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Daily Egyptian

Project seeks plausible way Great Pyramids were built

By Tara Kulash

The alien theory may be debunked.

Steve Blakely, a mechanical engineer from St. Louis, could soon be the first person to provide a conceivable method the Egyptians could have used to build the Great Pyramids. It has been a long mystery to the modern world how the ancient civilization had the technology to lift 5,000-pound stones for its pyramids; one popular theory even suggests space aliens helped with construction.

Yet, Blakely said he’s determined to convince the public the Egyptians were clever enough to build the pyramids by themselves.

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“It was truly an incredible task,” he said. “The more you look into it, the more you’re impressed, but it doesn’t mean they couldn’t have done it.”

Blakely said he first came up with the idea to study how the pyramids were built about seven years ago.

“I like to solve problems, I like history, and it’s hard to avoid if you look into those areas running into the Great Pyramids,” he said.

According to Blakely’s website, egyptianpulley. com, his device, called the Egyptian Pulley, uses a cylinder that rotates in an open sleeve or cradle with a polished, mating surface. The part of the cylinder in contact with the rope would be grooved and roughened to prevent rope slippage, and flax oil or rendered animal fat would be used for lubrication on the rest of the cylinder.

Blakely recruited his nephew, Greg Blakely, of Anna, for the project, since Greg has a tractor and hill on his property.

The initial idea was to build what Greg Blakely called a rope-ramp. He said his uncle wanted to create a ramp to move the stones up the pyramid’s side using a rope. After initial testing, though, the two ran across the problem of how to minimize rope damage.

“That got Steve thinking about it more, and that’s when the story evolved into the Egyptian Pulley,” he said.

Steve Blakely said he came up with the Egyptian Pulley about three years ago, and that’s when the project blossomed.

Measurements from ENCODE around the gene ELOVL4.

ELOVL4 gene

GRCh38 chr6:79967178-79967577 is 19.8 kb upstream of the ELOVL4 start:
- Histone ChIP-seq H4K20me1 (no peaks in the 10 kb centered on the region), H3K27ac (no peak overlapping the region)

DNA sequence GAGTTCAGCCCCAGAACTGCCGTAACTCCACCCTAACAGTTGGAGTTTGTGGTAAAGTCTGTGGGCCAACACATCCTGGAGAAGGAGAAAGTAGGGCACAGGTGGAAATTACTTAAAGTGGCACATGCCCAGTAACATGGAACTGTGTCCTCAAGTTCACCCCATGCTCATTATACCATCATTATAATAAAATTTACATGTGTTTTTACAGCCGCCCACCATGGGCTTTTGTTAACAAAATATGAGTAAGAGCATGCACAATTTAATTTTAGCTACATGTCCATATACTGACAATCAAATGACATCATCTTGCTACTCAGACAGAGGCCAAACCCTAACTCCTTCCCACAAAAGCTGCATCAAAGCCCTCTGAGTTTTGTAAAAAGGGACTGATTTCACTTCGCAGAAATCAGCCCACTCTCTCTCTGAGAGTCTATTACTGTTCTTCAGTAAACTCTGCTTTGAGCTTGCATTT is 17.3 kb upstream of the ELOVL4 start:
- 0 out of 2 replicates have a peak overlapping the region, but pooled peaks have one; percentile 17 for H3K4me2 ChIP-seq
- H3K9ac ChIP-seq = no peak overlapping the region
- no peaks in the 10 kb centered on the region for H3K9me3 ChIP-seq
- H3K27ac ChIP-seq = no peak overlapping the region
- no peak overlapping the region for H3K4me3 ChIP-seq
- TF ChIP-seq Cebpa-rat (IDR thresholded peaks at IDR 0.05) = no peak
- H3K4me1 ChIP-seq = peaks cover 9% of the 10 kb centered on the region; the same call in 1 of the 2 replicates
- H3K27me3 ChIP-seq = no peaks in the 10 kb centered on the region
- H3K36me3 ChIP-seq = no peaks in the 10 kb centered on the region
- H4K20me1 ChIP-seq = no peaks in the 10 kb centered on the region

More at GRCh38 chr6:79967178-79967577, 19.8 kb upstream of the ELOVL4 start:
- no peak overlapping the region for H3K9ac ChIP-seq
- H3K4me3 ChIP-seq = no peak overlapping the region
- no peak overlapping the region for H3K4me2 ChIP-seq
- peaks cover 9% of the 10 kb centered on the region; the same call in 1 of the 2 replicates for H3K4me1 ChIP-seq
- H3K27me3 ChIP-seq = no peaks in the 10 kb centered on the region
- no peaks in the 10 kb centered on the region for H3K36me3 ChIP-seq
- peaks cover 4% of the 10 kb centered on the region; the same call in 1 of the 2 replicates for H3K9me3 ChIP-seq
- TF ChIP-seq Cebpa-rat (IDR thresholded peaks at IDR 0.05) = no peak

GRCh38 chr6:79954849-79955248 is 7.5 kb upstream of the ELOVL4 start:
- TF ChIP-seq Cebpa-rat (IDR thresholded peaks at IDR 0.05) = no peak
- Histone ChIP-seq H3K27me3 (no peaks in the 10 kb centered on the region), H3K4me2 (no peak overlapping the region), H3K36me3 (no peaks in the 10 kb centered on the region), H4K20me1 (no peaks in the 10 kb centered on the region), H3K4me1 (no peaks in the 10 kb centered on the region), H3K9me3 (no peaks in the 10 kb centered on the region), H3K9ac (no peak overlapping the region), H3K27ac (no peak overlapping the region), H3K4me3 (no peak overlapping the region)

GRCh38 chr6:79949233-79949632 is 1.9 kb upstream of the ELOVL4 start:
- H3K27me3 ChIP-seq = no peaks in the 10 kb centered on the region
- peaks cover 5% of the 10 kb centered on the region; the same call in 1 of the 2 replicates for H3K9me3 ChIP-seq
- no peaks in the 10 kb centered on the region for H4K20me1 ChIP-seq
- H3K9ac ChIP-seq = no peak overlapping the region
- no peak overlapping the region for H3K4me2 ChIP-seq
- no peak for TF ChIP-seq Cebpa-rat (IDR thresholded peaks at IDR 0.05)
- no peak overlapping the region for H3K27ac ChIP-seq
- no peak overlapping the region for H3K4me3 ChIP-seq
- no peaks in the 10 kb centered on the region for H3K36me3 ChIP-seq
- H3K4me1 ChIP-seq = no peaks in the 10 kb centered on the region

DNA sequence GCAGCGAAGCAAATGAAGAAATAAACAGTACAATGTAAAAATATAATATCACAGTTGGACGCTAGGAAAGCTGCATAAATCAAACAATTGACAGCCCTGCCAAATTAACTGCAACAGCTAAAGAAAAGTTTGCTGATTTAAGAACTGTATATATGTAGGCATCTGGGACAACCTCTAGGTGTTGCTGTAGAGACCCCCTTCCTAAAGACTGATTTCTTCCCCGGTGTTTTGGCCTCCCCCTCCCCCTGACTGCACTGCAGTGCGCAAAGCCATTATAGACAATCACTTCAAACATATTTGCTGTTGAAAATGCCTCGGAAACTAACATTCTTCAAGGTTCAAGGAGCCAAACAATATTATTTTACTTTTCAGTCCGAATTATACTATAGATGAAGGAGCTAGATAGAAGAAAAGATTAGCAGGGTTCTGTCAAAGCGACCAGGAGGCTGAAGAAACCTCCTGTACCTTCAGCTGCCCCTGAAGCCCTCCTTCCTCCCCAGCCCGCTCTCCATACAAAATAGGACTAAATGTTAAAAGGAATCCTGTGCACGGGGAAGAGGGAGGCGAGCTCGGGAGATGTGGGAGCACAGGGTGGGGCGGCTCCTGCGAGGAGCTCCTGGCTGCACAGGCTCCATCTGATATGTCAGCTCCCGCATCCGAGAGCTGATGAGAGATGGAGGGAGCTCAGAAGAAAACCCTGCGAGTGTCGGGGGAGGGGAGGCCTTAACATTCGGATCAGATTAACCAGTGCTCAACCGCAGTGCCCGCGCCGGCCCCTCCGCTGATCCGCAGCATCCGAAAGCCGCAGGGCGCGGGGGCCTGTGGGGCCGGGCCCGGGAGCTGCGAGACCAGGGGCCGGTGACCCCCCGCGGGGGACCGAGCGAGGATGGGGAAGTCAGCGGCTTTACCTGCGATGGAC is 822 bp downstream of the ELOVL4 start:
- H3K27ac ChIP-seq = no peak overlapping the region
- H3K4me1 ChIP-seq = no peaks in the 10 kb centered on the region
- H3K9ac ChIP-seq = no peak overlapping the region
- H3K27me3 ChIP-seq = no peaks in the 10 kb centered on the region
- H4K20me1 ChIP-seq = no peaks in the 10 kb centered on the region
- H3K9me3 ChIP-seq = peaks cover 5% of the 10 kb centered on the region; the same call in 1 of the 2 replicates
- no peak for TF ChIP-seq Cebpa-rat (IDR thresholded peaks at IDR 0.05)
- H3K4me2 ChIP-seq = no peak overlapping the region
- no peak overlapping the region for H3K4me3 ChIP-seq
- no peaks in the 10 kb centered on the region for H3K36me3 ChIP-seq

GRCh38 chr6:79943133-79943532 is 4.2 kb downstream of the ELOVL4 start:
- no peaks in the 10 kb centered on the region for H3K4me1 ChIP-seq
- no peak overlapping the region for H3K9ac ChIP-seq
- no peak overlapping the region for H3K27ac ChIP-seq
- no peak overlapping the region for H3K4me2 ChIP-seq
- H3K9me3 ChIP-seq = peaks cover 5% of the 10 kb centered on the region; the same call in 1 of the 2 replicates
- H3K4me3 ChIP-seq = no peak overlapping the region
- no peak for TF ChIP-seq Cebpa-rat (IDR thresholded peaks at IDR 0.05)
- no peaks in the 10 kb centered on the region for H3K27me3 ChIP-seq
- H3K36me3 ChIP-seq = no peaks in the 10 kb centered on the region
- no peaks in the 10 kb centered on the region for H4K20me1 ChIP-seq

“The more I thought about it, I realized it was better than my original idea because it’s so simple and it works,” he said.

Steve Blakely, a 1969 University of Illinois at Urbana-Champaign engineering graduate, said he had the idea to sponsor a senior thesis project for his research. A group of U of I students tested to see how durable the pulley would be and if it could pull the weight. Steve Blakely said he was fairly confident the tests would work but believed the students could give him more objective results.

The students involved include Gabe Gaeta from Naperville, Neal Jacobsma from South Holland, Caleb Gray from Hamilton and Yi-An Liou from Taiwan, all seniors in mechanical engineering.

Gray said he took interest in the project because of its ties to ancient Egypt and its private sponsorship, a trait many other senior projects don’t have because of company sponsorships.

Gaeta said he agreed the private sponsorship sets the project apart.

“It’s not driven by us trying to get results that will maximize profits for a company,” he said. “It’s just us trying to take a look at a problem that’s been around for thousands of years that still remains really controversial.”

The group began its project in January and tested it April 15. They will present their results in class April 30. Steve Blakely said he and his nephew plan to attend the presentation.

The Blakelys’ next step is to build a pyramid section at a 52-degree angle at Greg Blakely’s home in Anna, he said. Steve Blakely said it would probably be about the size of a house’s foundation. It will lie against the hill’s side, he said, with the Egyptian Pulley at the top pulling the weight. Steve Blakely said he hopes to have it completed by the end of the summer.

After the successful demonstrations the Blakelys and U of I students completed, Steve Blakely said he will be the only person to have described in engineering detail and demonstrated full scale a plausible way the Great Pyramid stones were lifted.

“If I could solve this thing, it’s more of an ego than a money thing,” he said. “What I’m after is to convince the public of the plausibility of this.”

As far as making history, Gray said he thinks it’s possible with further development.

“There’s a lot of other layers to this solution that will have to be worked out before this could go a lot further,” he said.

Gaeta said there are many different theories that have been pursued by others, so Steve Blakely’s success depends on whether he continues to look at ancient Egyptian technology challenges and if his findings can be explained.

“Eventually, just like any kind of theory, if it withstands all the criticism it will get and it continues to be fine-tuned so there’s less and less flaws or limitations with the idea, then I can see it (becoming a credible theory),” he said.

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